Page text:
Hudson sees larger Greenland diamonds, shares drop 44%

Vancouver – Analysis of the latest diamond haul from bulk sampling at Hudson Resources‘ (HUD-V, HUDRF-O) Garnet Lake kimberlite dike in western Greenland hints at larger stones than previously recovered.

The Saskatchewan Research Council says large colourless diamond fragments recovered from roughly 160 tonnes of processed kimberlite are likely to have come from a single diamond weighing about 3.5-4 carats. The largest single stone recovered by the lab is 2.51-carat clear gem-quality octahedron.

The 25 next largest diamonds (in the plus-2.36 mm size fraction) had a total weight of 8.69 carats.

“These diamonds are the most important component of diamond project economics,” states James Tuer, Hudson’s president in the news release. “The recovery of large diamonds combined with the strong potential to host a significant tonnage of diamondiferous kimberlite is an excellent step towards defining an economic project.”

The latest 160-tonne sample was crushed to a larger size fraction than the previous 47-tonne mini-bulk sample processed in early 2007 successfully proving larger stones are present in the kimberlite.

Hudson says the lab recovered 252 commercial-sized diamonds from the latest sample boosting the average individual diamond stone size by 240% (from 0.040 carat to 0.096 carat) compared to last year’s program.

A total of 191 diamonds (larger than 0.85-mm size fraction) weighing about 18.4 carats was recovered from 140 tonnes of processed kimberlite material using an X-Ray Flow Sort and grease table circuit. An additional 20 tonnes of crushed kimberlite was processed through a caustic fusion circuit yielding 96 stones with a total weight of 1.44 carats.

About 85% of the diamonds recovered in sorting of the latest batch are classified as white-to-colourless, while 11% are grey and 4% amber. Roughly one third of the stones (including all of the largest diamonds) are clear with the balance exhibiting minor inclusions. Over 40% of the diamonds are octahedrons, or octahedroid-shaped, and almost half of the stones are reported as broken or fragments.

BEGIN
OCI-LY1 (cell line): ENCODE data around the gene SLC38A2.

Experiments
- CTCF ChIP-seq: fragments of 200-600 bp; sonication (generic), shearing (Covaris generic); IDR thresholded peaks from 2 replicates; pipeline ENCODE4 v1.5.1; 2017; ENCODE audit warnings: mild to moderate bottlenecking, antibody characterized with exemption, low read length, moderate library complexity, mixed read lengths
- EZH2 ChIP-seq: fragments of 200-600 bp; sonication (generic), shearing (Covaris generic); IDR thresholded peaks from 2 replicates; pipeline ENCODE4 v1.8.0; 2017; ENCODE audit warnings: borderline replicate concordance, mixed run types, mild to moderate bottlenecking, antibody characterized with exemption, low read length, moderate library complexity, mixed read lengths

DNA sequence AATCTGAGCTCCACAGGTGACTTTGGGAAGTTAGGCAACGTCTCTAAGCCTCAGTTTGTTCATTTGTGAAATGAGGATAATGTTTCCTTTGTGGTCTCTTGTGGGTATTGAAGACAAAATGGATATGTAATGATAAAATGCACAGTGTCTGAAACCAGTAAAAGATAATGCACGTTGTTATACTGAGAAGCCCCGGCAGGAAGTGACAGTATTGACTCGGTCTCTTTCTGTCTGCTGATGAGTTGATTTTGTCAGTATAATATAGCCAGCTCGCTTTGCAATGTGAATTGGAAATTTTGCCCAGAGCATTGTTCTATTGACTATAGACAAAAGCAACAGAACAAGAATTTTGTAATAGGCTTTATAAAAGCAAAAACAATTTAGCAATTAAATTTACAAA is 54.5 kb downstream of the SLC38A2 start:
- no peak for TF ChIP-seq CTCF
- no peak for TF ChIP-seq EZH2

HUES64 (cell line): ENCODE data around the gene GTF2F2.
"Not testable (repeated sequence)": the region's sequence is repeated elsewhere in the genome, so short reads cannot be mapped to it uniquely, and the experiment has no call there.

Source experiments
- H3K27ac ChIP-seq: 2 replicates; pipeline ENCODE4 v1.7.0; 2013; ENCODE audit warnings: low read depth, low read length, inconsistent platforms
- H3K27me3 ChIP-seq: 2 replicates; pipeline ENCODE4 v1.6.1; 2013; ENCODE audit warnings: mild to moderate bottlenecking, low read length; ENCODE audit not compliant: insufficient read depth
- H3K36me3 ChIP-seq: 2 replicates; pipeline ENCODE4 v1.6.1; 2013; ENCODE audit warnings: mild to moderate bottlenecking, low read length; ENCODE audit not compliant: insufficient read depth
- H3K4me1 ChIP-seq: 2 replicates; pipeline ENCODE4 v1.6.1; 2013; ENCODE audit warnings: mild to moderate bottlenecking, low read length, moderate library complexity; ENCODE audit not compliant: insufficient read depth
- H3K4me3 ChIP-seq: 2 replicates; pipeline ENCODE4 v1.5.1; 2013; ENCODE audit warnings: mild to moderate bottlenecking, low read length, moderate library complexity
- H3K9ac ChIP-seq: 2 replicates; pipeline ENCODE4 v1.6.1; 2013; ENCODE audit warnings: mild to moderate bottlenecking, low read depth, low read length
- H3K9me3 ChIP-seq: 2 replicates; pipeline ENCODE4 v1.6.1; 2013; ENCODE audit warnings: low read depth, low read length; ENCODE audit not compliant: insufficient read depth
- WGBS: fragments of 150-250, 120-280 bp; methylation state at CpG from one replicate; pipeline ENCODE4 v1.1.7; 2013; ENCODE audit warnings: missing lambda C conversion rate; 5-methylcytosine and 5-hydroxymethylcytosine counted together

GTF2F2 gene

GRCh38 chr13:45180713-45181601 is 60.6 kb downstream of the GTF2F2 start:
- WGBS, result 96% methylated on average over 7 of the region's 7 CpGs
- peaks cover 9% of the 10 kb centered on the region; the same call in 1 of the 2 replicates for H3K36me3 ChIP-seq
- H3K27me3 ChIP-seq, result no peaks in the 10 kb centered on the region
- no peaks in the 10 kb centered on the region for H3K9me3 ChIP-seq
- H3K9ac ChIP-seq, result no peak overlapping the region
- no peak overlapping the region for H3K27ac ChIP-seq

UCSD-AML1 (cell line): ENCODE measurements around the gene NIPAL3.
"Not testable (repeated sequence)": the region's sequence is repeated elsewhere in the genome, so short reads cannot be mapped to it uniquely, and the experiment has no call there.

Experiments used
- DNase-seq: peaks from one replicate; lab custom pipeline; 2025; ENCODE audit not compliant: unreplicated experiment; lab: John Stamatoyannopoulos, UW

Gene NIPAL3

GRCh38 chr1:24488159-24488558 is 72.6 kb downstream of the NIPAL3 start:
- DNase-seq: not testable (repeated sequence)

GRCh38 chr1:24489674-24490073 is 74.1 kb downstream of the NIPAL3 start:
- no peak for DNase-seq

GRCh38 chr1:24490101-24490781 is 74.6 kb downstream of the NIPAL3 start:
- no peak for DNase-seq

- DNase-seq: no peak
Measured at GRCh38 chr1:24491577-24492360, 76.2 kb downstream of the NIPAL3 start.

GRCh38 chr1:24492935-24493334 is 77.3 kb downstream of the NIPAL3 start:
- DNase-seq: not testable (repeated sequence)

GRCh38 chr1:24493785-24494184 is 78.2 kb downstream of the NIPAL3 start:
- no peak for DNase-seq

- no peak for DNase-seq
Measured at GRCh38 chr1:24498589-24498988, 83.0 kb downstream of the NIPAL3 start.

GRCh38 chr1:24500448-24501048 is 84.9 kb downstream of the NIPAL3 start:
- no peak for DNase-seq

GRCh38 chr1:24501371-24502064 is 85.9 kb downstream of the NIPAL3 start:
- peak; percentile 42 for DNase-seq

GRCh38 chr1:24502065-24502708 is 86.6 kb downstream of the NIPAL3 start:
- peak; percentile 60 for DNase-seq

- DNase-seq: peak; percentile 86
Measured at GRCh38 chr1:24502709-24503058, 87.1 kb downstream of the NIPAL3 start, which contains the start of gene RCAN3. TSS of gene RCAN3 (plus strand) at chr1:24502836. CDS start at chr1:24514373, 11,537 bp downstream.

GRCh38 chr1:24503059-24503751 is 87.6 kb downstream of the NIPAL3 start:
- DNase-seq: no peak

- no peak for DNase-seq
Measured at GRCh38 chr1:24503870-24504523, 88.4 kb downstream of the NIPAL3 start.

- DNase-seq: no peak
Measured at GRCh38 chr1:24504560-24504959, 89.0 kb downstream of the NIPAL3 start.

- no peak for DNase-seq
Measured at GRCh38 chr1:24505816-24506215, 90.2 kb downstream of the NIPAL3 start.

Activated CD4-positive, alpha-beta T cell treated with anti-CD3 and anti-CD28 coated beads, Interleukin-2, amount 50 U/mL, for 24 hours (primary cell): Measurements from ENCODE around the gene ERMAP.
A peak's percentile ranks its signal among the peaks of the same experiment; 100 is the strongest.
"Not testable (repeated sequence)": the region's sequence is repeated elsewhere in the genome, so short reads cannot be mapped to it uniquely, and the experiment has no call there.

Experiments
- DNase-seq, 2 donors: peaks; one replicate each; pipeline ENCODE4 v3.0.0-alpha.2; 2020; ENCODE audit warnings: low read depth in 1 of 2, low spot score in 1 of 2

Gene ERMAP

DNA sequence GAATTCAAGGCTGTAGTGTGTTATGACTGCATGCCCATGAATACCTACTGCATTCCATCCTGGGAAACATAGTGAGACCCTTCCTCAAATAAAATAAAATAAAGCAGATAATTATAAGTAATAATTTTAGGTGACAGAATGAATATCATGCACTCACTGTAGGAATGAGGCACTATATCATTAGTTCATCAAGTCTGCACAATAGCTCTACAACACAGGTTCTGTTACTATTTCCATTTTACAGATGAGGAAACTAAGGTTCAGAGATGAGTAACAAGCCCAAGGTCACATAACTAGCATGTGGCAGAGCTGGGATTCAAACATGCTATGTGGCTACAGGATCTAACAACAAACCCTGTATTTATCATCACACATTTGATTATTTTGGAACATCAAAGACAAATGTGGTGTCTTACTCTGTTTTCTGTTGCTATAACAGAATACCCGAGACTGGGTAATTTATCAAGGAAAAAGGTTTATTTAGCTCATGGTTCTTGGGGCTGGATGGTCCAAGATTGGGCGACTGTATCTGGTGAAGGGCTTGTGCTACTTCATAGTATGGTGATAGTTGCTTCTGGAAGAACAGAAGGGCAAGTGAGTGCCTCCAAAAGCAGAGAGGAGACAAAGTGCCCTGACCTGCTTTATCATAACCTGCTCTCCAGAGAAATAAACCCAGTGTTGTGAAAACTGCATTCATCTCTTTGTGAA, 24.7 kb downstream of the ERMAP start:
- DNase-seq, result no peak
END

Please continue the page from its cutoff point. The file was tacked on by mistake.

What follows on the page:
The company is looking to develop a processing method that maximizes recovery of the larger stones while minimizing breakage. Additional study into the hardness of the kimberlite will help in the development of the best diamond liberation methods. Apart from natural fragmentation, diamond breakage can occur during blasting, crushing or processing.

Extraction of larger bulk samples is planned for this year.

The diamondiferous Garnet Lake kimberlite dike is a structure dipping roughly 30 towards to the east and has been extrapolated for at least 2.2 km using a seismic reflection survey.

Hudson holds interests in mineral licences encompassing roughly 2,500-sq. km in the Sarfartoq region. The Garnet Lake kimberlite project is in close proximity to ice-free ports and infrastructure at the nearby town of Kangerlussuaq, which receives regular commercial jet service from Denmark and serves as the company’s exploration base.

Shares of Hudson that had rallied as much as 33% prior to the news plummeted 44% to close down 47 at 60 apiece in March 3rd trading.


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